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2021 online sermons » Derek Prince » Derek Prince - Not Enough Is Said About Repentance

Derek Prince - Not Enough Is Said About Repentance

Derek Prince - Not Enough Is Said About Repentance
TOPICS: Repentance

Now, there can be a false repentance, which we in English today call remorse. Judas experienced that, described in Matthew 27. Verse 3 and following: Then Judas, the betrayer of Jesus seeing that he had been condemned, was remorseful, and brought back the thirty pieces of silver to the chief priest and elders, saying: I have sinned by betraying innocent blood. And they said, What is that to us? You see to it. Then he threw down the pieces of silver in the temple and departed and went and hanged himself. Judas had remorse but he never changed.

In fact, I believe he’d passed the point where he could change. And to me this is a solemn thought. People can in this life pass the point where it’s possible for them to change. I think the most significant moment in any human life is the moment when God begins to deal with you about repenting. And if you shrug your shoulders and say: Well, I’m not interested, maybe later. There’s no guarantee that God will ever deal with you again. The most critical moment in any human life is the moment when God says: Repent. I’m willing to take you back. I love you, I want you. I’ve considered what I’ve seen in people’s lives and in the Bible. I’ve come to the conclusion that there’s one thing that makes God really angry.

And it is despising His grace. He freely offers us His grace, but if we despise it He turns in anger. There’s one person who despised the grace of God. Do you know what his name was? Esau. And he’s described in Hebrews 12. I want to look at that passage for a moment, because there’s a lot of the Esau in people like you and me. We want to be careful that Esau doesn’t make our decisions. This is what it says in Hebrews 12, beginning at verse 14: Pursue peace with all men and holiness without which no one will see the Lord.

Notice that, without holiness no one will see the Lord. Looking diligently, lest anyone fall short of the grace of God, lest any root of bitterness springing up cause trouble, and by this many become defiled. Lest there be any fornicator, or profane or godless person like Esau who for one morsel of food sold his birthright. [Now we have no record whatever, that Esau ever committed fornication.] but his attitude in God’s eyes, was just as bad as fornication. What was his attitude? For one little bowl of soup he despised his birthright. He had the birthright as the elder son. All the inheritance could have gone to him. But just because he was physically hungry and could smell that delicious soup which Jacob had prepared...

This is very vivid to me because I lived amongst the Arabs for some time and they make exactly what Jacob made soup of lentils. They call it in Arabic surabit addis. And it has the most delicious smell, it permeates the house. And I can picture Esau coming back from his hunting, tired, hungry, and he just smells this delicious smell. And Jacob says, the bargainer that he was, listen, you sell me your birthright, I’ll give you the pottage, the soup. I’ll just take what I’ve got offered to me. And it says Esau despised his birthright. He made God extremely angry. And later on through the prophet Malachi God said: Jacob I have loved, Esau I have hated. That’s a very solemn thought.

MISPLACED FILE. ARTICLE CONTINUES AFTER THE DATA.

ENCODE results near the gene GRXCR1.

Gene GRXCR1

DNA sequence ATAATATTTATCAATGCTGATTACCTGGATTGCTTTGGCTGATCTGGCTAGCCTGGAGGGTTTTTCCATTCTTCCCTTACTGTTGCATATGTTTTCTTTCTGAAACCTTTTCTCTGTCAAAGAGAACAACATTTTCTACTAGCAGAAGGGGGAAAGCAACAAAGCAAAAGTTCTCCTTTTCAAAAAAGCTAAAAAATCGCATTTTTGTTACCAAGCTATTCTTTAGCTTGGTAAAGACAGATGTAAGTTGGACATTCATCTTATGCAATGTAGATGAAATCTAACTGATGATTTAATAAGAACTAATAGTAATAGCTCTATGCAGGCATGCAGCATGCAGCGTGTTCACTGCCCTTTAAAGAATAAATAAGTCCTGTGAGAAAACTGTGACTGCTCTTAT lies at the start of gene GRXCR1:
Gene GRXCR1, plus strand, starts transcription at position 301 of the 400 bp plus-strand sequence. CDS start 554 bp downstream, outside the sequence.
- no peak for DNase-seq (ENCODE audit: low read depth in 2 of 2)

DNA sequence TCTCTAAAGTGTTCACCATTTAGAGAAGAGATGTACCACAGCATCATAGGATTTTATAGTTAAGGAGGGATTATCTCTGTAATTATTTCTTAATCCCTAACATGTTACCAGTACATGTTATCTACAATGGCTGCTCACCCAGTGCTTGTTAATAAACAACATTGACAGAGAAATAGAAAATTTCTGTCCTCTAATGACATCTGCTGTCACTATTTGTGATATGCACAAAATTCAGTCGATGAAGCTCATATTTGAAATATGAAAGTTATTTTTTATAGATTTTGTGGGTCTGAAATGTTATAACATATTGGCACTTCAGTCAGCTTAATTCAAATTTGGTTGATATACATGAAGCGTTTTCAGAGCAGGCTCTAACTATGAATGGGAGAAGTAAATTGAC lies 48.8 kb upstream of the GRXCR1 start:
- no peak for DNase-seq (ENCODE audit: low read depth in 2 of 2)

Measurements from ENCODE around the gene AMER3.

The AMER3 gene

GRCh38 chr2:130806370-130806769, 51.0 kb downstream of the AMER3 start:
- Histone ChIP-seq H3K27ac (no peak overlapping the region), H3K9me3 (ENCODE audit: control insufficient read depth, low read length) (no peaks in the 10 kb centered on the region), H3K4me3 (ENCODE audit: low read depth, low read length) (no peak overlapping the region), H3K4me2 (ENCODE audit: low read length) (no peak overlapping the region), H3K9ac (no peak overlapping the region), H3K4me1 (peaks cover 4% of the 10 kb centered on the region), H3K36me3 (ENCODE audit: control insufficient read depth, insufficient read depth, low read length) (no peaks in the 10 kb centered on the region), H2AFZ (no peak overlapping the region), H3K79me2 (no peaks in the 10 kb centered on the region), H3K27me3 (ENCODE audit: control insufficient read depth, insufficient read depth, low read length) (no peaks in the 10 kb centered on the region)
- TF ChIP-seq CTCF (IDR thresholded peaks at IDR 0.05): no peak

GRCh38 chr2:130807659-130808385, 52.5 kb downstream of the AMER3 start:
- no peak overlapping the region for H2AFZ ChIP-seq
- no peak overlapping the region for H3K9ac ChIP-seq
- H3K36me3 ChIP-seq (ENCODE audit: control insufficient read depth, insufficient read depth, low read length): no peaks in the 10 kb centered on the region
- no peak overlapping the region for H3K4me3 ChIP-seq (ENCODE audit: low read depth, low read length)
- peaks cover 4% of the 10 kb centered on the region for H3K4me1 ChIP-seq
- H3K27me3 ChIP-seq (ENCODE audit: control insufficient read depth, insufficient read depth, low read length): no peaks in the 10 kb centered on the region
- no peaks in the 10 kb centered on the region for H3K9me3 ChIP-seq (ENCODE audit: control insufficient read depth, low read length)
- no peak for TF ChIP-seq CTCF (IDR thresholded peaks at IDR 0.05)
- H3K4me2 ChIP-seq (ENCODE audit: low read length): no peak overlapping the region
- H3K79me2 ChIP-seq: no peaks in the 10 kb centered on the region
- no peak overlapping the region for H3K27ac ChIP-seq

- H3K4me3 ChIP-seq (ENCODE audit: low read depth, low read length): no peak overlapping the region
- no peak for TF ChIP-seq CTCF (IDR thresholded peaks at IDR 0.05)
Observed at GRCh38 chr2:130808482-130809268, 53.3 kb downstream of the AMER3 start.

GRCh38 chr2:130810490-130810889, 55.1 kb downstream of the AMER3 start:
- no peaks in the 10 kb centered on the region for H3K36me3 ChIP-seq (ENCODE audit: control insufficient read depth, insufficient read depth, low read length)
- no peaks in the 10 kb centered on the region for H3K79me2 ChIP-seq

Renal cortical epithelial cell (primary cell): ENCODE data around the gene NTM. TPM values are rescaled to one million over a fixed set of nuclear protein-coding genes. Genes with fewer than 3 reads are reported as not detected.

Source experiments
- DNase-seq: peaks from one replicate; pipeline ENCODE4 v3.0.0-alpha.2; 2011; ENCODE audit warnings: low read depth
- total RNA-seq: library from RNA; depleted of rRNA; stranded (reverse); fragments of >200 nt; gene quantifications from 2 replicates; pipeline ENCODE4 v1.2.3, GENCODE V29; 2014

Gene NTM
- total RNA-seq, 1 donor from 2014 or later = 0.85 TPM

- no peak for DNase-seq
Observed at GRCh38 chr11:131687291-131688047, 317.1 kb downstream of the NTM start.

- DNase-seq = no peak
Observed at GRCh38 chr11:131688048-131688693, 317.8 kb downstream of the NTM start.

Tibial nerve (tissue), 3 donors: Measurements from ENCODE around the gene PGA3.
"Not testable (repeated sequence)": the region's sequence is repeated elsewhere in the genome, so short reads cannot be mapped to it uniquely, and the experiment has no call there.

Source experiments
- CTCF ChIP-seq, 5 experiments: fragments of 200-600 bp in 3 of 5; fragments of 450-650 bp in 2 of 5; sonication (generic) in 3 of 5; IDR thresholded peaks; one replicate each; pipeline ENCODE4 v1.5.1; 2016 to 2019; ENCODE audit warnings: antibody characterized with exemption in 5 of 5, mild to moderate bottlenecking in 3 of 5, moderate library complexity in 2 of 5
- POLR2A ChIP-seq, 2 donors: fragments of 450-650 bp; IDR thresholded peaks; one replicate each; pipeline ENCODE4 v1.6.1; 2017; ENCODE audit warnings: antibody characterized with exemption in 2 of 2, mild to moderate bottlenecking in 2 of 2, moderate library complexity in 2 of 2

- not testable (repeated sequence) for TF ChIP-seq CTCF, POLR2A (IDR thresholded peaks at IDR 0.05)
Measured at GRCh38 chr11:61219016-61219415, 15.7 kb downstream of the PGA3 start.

If you deliberately despise the grace of God and the inheritance which He offers you in Jesus Christ, turn away for some cheap, temporary pleasure of this world, you make God very angry. And then it says, going on with that story: For you know that afterward when he wanted to inherit the blessing he was rejected, [rejected by God,] for he found no place of repentance though he sought it diligently with tears. Now the Greek makes it clear. He wasn’t seeking the place of repentance, he was seeking the blessing. But he was rejected because he found no place, no way to repent. And I do believe that in this life a person can pass the place of repentance and never be able to get back.

I want to urge upon you, this is a very, very solemn thought. Far too little is said today in many congregations and many denominations about the need for repentance. But without true repentance there can never be true faith. You’ll always have a wobbly up and down experience, in one day and out the next, because you haven’t laid the first foundation stone which is repentance. A decision of the will to turn away from self-pleasing and doing your own thing, to turn back to God, to face up to God, and say: God, here I am. Tell me what to do and I’ll do it. That’s repentance. There are some of you here today who have never truly repented. I want to suggest to you it’s the source of many of your problems. Your up and down experiences. You feel good one day, have a wonderful meeting in the church, you think it’s wonderful. The next morning something else happens and you’re down. You’ve never really laid the first foundation stone. All you have is a wobbly edifice which one day will collapse.
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